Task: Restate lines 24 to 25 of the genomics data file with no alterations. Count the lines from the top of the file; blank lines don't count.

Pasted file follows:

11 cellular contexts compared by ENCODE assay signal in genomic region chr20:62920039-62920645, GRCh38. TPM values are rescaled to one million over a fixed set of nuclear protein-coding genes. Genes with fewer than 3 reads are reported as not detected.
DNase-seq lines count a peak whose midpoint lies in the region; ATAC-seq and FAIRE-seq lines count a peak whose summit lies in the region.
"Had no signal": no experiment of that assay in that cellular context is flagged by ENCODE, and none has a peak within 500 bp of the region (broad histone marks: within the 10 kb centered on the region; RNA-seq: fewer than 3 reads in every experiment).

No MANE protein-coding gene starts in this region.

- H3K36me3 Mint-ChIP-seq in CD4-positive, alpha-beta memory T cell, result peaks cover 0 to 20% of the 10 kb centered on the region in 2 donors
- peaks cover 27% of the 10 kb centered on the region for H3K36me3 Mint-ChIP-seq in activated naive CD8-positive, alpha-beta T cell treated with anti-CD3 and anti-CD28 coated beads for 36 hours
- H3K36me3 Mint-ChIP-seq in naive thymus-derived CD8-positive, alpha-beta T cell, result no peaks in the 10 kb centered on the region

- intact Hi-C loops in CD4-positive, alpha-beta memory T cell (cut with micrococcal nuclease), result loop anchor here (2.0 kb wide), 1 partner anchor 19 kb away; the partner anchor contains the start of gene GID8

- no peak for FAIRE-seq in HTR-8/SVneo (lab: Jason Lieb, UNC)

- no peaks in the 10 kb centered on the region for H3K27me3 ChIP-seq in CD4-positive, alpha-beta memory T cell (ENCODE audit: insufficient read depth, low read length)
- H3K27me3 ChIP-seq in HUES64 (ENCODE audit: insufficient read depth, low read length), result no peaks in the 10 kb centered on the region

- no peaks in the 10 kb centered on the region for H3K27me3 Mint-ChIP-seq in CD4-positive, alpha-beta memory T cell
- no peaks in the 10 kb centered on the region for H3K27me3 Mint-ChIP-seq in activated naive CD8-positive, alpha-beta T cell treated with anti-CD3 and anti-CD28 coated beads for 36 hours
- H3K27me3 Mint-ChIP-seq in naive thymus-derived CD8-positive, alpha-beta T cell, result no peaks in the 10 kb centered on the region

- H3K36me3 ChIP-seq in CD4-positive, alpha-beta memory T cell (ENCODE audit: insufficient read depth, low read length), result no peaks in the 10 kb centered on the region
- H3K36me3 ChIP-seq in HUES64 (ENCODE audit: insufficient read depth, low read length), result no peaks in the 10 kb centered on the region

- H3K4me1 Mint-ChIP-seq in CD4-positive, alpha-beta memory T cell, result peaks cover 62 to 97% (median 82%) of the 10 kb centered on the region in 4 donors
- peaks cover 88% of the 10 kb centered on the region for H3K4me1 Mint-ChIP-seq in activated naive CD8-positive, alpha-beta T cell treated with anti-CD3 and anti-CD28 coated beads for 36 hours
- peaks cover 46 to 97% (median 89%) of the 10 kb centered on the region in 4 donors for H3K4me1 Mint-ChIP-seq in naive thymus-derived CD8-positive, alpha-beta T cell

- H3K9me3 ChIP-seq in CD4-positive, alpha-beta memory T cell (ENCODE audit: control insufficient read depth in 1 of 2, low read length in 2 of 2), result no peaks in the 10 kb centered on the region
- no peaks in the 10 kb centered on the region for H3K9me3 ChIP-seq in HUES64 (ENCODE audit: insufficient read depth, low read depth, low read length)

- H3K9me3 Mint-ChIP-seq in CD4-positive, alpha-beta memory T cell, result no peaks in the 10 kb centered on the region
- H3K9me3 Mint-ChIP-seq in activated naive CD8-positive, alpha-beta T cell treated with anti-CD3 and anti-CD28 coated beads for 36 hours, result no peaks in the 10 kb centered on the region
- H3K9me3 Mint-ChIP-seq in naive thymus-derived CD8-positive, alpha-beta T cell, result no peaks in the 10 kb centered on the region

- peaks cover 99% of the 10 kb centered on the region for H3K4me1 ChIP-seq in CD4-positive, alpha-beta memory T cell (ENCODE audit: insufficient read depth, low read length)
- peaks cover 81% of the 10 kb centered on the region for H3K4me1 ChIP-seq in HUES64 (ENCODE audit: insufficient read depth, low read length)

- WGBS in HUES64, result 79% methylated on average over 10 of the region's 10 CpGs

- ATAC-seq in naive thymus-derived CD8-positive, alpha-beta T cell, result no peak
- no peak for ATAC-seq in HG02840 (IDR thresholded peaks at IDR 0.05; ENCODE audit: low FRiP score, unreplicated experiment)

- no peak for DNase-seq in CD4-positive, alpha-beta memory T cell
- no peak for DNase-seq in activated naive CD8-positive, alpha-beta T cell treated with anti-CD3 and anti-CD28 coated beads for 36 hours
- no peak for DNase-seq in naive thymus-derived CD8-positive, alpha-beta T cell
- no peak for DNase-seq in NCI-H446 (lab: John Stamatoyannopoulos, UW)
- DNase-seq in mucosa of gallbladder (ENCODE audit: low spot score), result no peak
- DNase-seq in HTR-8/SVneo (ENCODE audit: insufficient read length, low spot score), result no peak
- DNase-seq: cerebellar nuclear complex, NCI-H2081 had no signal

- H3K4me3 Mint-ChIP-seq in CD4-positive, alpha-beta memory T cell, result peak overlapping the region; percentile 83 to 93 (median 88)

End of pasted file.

- H3K9me3 Mint-ChIP-seq in naive thymus-derived CD8-positive, alpha-beta T cell, result no peaks in the 10 kb centered on the region

- peaks cover 99% of the 10 kb centered on the region for H3K4me1 ChIP-seq in CD4-positive, alpha-beta memory T cell (ENCODE audit: insufficient read depth, low read length)